I have seen resumes in all shapes, sizes and fashion. Many times they are not focused, have too much irrelevant information and say things they should not. They just do not look right for presentation and need working over. In many cases, dramatic working over. Here are some suggestions on the most common elements I have seen that need reworking to create the KIS resume.

Addressing the KIS, targeting your Audience:

· The application that the resume is written in is important in that most resume databases employers use today accept only Word Doc resumes and/or work easier with Word Docs

  • PDF, TEXT and others are generally not as user friendly as the old standby Word Doc, so, KIS that resume as a Word Doc resume
  • Do not use some of the formatted resume templates that are out there for writing resumes because they also can be problematic with some databases; simply type out the resume in a Word Doc format
  • Do not expect someone in Human Resources to try and reformat your resume to fit it into their database if need be, it likely will not happen and if it does, it will not be the first thing they do

· Put “ALL” contact information on the resume and not in a header or footer

  • Many resumes are looked at on a computer screen and no one I know wants to go to print preview to see the contact information; if the resume is not presented in hard copy, this becomes an unfriendly step that does not win friends or influence people

· Do not go outside the box when it comes to resumes with pictures, personal information, fancy resume borders; they do not attract the right kind of attention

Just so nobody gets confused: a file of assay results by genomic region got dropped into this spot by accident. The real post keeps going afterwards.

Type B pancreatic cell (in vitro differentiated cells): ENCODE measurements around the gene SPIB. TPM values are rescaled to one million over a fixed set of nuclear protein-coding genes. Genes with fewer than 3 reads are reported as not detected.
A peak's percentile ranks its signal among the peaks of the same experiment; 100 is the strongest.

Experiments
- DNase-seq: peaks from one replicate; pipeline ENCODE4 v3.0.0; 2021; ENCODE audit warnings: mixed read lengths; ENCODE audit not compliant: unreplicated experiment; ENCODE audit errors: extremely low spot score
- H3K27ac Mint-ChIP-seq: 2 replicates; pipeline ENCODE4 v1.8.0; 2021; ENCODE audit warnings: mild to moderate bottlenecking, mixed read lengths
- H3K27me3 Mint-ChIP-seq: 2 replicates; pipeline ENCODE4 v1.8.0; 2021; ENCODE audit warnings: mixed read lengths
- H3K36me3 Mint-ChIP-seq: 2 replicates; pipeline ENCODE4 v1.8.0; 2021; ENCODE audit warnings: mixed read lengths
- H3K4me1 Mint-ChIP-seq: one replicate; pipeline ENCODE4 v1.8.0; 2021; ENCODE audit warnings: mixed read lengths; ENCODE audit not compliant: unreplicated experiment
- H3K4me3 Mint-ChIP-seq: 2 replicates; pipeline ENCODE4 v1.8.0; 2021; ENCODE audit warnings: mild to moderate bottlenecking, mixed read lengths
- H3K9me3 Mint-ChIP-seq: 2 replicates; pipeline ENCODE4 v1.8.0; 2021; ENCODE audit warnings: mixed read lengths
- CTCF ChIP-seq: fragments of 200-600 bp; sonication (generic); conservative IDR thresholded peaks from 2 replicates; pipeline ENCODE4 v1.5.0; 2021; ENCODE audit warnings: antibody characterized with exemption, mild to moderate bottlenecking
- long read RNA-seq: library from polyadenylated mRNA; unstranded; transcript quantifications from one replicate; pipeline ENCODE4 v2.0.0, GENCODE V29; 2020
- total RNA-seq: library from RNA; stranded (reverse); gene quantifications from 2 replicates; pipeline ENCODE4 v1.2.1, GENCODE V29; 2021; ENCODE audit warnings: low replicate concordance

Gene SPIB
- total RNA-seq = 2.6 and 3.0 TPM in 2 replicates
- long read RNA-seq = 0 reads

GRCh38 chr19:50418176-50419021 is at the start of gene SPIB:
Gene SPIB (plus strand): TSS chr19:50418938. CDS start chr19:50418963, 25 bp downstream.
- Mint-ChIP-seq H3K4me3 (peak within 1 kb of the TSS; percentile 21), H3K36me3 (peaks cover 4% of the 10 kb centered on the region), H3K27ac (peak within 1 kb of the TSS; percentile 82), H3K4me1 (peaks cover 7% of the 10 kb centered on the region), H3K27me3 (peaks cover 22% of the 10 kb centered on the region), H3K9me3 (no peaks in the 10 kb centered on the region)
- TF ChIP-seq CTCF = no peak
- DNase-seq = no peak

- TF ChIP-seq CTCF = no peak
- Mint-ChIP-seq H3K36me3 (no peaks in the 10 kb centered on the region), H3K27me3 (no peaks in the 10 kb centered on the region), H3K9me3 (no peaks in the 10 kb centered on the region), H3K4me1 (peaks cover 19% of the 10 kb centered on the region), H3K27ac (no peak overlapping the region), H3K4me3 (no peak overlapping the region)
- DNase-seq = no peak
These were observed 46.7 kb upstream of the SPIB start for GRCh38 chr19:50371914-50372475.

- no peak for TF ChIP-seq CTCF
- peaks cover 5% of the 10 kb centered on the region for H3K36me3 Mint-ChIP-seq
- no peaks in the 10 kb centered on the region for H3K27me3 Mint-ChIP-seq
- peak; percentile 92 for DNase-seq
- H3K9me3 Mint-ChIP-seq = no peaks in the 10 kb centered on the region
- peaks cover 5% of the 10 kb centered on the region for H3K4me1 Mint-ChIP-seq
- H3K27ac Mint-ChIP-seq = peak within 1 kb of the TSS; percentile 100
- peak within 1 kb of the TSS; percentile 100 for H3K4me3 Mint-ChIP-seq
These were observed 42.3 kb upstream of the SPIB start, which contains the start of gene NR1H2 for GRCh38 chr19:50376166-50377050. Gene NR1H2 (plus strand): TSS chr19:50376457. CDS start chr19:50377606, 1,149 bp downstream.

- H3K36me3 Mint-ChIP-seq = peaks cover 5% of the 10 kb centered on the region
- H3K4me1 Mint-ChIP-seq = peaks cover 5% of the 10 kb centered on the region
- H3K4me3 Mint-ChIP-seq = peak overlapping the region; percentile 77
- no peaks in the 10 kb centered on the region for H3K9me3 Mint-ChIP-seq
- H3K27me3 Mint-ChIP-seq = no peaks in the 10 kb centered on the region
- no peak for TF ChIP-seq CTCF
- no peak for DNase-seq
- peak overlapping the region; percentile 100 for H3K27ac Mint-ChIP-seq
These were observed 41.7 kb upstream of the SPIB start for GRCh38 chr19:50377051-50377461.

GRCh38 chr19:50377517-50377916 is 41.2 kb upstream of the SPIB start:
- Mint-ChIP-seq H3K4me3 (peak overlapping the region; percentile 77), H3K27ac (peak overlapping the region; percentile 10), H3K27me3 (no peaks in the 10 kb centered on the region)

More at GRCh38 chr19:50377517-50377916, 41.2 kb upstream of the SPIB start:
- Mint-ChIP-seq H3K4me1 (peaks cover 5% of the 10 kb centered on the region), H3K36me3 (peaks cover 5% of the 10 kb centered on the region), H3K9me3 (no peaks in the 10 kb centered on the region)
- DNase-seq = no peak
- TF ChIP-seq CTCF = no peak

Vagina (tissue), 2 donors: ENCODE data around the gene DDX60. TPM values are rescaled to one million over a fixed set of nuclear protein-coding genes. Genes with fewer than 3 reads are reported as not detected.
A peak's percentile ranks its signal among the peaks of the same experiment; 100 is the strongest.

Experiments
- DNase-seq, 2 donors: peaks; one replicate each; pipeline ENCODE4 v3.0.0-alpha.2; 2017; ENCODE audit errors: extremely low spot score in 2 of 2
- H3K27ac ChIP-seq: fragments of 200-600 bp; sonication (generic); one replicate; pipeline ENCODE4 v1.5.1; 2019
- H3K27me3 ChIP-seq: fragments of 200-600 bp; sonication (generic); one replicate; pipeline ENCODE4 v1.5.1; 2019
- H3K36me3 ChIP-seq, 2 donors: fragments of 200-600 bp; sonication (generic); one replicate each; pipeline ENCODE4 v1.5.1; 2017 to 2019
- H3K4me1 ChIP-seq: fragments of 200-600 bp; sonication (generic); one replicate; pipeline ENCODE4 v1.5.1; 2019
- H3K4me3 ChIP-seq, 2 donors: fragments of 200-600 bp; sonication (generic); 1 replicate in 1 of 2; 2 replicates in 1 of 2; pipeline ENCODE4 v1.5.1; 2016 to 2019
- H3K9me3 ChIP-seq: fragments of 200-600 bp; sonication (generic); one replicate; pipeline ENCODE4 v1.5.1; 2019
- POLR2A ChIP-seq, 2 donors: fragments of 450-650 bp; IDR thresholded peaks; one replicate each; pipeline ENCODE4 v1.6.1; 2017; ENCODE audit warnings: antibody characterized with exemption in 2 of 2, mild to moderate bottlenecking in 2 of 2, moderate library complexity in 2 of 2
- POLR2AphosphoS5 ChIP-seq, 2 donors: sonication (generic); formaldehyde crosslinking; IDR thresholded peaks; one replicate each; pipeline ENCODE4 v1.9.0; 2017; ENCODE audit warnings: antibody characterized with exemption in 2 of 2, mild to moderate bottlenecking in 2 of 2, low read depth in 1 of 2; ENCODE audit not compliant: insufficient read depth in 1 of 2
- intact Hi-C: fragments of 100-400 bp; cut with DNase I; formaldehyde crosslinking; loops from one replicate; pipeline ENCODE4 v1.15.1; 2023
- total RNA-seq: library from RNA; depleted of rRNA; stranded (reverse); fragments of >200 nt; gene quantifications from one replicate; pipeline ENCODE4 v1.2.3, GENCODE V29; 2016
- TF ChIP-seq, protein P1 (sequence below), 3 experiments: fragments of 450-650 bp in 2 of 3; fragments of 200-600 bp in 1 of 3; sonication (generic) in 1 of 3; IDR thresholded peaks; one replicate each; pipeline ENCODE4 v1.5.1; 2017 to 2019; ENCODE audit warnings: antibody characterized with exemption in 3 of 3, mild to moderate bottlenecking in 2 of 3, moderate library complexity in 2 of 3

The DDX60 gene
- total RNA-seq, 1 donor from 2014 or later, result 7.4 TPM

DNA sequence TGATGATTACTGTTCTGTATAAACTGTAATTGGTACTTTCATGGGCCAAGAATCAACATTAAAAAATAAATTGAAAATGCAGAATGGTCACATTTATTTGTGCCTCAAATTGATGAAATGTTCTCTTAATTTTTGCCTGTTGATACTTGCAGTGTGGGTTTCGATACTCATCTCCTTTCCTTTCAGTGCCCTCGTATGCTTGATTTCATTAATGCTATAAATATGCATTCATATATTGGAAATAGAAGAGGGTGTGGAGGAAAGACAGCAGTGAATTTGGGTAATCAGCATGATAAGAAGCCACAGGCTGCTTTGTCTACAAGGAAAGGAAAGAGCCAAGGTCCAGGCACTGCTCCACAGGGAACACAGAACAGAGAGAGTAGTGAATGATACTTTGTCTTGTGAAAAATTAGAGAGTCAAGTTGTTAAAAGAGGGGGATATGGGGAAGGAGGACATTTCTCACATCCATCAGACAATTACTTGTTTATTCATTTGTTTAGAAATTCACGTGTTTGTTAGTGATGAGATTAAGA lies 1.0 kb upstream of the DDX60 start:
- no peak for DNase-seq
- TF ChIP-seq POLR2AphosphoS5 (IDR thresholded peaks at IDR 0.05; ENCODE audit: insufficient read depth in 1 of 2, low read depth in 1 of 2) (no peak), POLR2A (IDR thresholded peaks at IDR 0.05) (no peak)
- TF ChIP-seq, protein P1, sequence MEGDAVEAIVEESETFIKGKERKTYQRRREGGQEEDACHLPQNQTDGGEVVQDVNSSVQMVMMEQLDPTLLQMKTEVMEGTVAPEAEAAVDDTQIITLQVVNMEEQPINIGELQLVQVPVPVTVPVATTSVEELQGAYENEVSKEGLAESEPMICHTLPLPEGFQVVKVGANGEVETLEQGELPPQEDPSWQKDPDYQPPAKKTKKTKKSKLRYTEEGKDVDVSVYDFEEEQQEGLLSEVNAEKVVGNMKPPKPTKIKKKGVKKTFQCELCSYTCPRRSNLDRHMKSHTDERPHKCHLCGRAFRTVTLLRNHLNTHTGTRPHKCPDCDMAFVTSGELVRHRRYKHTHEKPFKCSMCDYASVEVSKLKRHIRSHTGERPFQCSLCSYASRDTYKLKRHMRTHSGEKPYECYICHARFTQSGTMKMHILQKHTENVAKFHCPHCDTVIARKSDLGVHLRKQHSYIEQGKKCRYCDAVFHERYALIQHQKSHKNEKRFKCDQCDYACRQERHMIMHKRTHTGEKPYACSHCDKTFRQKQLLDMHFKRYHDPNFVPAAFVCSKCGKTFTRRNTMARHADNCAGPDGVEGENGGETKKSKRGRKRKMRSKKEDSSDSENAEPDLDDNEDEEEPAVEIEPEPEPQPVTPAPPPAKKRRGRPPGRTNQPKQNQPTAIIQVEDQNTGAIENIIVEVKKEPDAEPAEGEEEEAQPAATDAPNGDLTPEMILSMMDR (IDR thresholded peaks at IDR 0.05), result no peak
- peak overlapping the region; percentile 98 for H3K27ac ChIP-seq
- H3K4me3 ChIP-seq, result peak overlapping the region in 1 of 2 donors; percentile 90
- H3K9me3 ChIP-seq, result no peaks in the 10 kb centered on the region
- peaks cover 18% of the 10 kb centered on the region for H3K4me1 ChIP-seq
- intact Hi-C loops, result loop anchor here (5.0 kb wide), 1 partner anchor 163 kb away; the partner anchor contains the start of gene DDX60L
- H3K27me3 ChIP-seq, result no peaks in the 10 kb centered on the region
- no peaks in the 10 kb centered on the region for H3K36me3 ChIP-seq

• Although the picture may be pretty and personal information interesting, it is likely that it is not relevant and Hiring Managers really don’t care; they are mostly interested in what you can do for them
  • An exception could be a sales, marketing or some sort of position where a person would have to be in front of others to do business, however, it should not be a qualifier and I would not go there; you can not go wrong by not having it on a resume
  • Fancy resume borders can not address a candidates qualifications for a job and usually come across as unimpressive; would not do this

There is more to the resume that gets the attention of the Hiring Manager than I have brought up here. If the resume is not an easy read and does not get attention early in the read, nothing else will probably matter. Aside from these tips I always suggest you keep in mind your audience and what the position is you are applying for. The resume should speak to both and attempt to sell the Hiring Manager on wanting to set up an interview. If you can not get to the interview you will not be getting anywhere.

I do not want to imply here that the resume should do all the talking but it is the first impression you make and you do want to make the best first impression. You want a resume that is easy to read, understandable and gets the attention you are looking for. That would be the difference between a not so good resume as compared to a focused, targeted and excellent resume. A resume, KIS’d as described above, gives you a much greater chance to get the right kind of attention and move forward to an interview. When you KIS with the resume you can more readily expect to KIS your way to the interview.

Article courtesy of the Recruiting Blogswap, a content exchange service sponsored by, a leading site for college students looking for internships and recent graduates searching for entry level jobs and other career opportunities.

Good luck in your search.

Posted via web from AndyWergedal